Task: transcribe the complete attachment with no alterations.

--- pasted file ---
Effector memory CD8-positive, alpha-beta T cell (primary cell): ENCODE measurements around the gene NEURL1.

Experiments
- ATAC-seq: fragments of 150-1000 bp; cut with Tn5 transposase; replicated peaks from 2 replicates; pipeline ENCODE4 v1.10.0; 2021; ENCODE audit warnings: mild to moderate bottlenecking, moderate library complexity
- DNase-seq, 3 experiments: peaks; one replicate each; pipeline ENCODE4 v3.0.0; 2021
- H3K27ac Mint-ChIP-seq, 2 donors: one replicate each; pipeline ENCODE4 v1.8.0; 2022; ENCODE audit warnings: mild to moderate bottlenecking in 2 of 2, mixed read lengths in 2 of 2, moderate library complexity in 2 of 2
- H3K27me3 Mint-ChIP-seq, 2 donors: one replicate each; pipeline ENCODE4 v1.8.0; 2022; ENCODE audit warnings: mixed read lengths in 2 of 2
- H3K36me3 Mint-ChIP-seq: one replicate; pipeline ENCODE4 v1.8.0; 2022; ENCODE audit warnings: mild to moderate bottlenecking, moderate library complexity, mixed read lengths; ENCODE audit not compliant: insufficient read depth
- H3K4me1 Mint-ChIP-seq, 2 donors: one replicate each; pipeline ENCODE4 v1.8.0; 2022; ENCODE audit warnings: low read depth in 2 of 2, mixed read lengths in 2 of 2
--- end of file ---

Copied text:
Effector memory CD8-positive, alpha-beta T cell (primary cell): ENCODE measurements around the gene NEURL1.

Experiments
- ATAC-seq: fragments of 150-1000 bp; cut with Tn5 transposase; replicated peaks from 2 replicates; pipeline ENCODE4 v1.10.0; 2021; ENCODE audit warnings: mild to moderate bottlenecking, moderate library complexity
- DNase-seq, 3 experiments: peaks; one replicate each; pipeline ENCODE4 v3.0.0; 2021
- H3K27ac Mint-ChIP-seq, 2 donors: one replicate each; pipeline ENCODE4 v1.8.0; 2022; ENCODE audit warnings: mild to moderate bottlenecking in 2 of 2, mixed read lengths in 2 of 2, moderate library complexity in 2 of 2
- H3K27me3 Mint-ChIP-seq, 2 donors: one replicate each; pipeline ENCODE4 v1.8.0; 2022; ENCODE audit warnings: mixed read lengths in 2 of 2
- H3K36me3 Mint-ChIP-seq: one replicate; pipeline ENCODE4 v1.8.0; 2022; ENCODE audit warnings: mild to moderate bottlenecking, moderate library complexity, mixed read lengths; ENCODE audit not compliant: insufficient read depth
- H3K4me1 Mint-ChIP-seq, 2 donors: one replicate each; pipeline ENCODE4 v1.8.0; 2022; ENCODE audit warnings: low read depth in 2 of 2, mixed read lengths in 2 of 2